A 60-year-old woman has a right hemi-hepatectomy for invasive cholangio-carcinoma. She has been admitted to your unit for postoperative care
a) Describe in detail what problems she may develop in the first 48 hours and how you would treat them?
The perioperative complications could be classified into (1) that of any major upper abdominal surgery and (2) specifically that of a hemi-hepatectomy for cholangiocarcinoma; or divided into various systems, ie.
(1) Respiratory: Inadequate or excessive analgesia, pulmonary oedema from fluid overload, R. haemothorax, R. pneumothorax, R diaphragmatic dysfunction, V/Q mismatch from hepatic failure, aspiration and possibly early pulmonary infection or thromboembolism. Very rarely, intraoperative air embolism ®ARDS.
(2) Cardiovascular: Hypotension from bleeding, epidural block, perioperative myocardial ischaemia / infarction, Arrhythmias associated with electrolyte abnormalities.
(3) Gastro-intestinal failure: Prolonged ileus, pseudo-obstruction, ascites, G I haemorrhage. (4) Renal: Hepatorenal syndrome, acute tubular necrosis, oliguria.
(5) Hepatic: Cholangitis, hepatic failure, encephalopathy, coagulopathy, (6) CNS: Encephalopathy.
(7) Metabolic: hyperlactataemia, iNa+, lK+, hypoglycaemia.
(8) Premorbid condition: Possible ulcerative colitis/primary sclerosing cholangitis: Therefore, medication issues ie steroids, immune state, nutritional status etc.
Treatment is basically meticulous perioperative care with special regard to fluid and electrolyte balance, analgesia, coagulation control, and specific and supportive therapy for any individual complications that develop ie encephalopathy, hepatorenal syndrome etc.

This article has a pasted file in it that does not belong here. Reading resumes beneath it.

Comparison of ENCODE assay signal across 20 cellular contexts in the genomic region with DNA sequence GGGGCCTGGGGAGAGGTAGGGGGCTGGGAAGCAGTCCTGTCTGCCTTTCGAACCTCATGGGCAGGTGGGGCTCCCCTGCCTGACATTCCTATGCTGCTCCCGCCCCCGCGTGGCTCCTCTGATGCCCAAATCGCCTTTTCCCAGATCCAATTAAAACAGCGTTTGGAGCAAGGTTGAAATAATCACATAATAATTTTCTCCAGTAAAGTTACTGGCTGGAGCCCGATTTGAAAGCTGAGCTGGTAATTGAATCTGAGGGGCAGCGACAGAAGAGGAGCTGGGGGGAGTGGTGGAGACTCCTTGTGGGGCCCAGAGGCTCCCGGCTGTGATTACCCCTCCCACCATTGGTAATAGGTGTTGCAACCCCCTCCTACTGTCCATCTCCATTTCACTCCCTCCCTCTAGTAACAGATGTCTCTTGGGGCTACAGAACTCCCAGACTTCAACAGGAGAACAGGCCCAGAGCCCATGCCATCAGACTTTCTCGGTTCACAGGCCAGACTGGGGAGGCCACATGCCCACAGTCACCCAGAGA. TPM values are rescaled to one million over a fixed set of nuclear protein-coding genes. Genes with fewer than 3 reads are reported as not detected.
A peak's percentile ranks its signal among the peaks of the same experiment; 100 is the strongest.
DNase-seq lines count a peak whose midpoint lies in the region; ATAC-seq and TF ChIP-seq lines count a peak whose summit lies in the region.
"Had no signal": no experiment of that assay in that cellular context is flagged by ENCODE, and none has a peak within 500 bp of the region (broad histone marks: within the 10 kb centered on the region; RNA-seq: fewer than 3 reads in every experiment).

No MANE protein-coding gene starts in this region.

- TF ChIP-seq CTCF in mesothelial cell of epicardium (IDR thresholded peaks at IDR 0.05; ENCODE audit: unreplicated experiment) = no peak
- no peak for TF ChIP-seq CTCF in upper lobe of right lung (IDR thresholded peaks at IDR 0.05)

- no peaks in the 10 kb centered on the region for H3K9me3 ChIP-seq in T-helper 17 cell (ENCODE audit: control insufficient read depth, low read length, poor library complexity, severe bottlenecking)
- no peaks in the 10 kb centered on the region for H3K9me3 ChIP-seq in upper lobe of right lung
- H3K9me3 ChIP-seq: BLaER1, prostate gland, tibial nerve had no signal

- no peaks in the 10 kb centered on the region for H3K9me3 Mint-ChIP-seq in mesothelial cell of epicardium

This question closely resembles Question 1 from the second paper of 2006. In the interest of simplified revision, the answer to that question is reproduced below:
|Airway issues||Extubate them in ICU (no difference in duration of ICU stay, regardless of where they are extubated)
(Neelakanta et al, 1997).
|Atelectasis||Use NIV (reintubation rates will be improved- Narita et al, 2010)|
|Bleeding||Use a low CVP strategy (2-5mmHg)
Intraoperatively, insist on occlusive manoeuvres (eg. Pringle manoeuvre)
|Analgesia||Remember the impaired clearance. Avoid benzodiazepines and long-acting opiates.
Epidural seems to increase fluid requirements: use PCA instead.
|Delirium||Hepatic encephalopathy may develop if the patient had abnormal liver function preoperatively. One is referred to the chapter on hepatic encephalopathy for details of its management (spoiler: a lot of lactulose is involved)|
|High lactate||Expect it. Unlikely to be related to real shock (more a reflection of poor residual liver function)
|Low phosphate||Expect it. Replace it. The phosphate is being absorbed by the regenerating liver.|
|Renal failure||In advanced cirrhosis, may represent hepatorenal syndrome.
In other situations, it may be pre-renal (i.e. due to inadequate fluid resuscitation) or due to intraoperative renal vascular or ureteric injury.
|Fluid overload||Use concentrated colloids to maintain intravascular volume (eg. 20% albumin).|
|Hypercatabolic state||Early enteral nutrition (not much benefit from TPN - Hotta et al, 2002)
Optimal pre-operative nutrition is important.
Branched-chain amino acids (BCAAs) should be mentioned, in spite of the fact that tey are probably pointless in this setting.
|Hypoglycaemia||Attentive BSL monitoring|
|Coagulopathy||Attentive coag monitoring; likely no need for correction unless there is active bleeding|
|Infection||Mainly in the setting of bile leaks, abdominal collections, VAP or line-related sepsis. In any case, broad-spectrum cover will be deployed, some combination of an extended-spectrum β-lactam and lactamase inhibitor, eg. Tazocin.|
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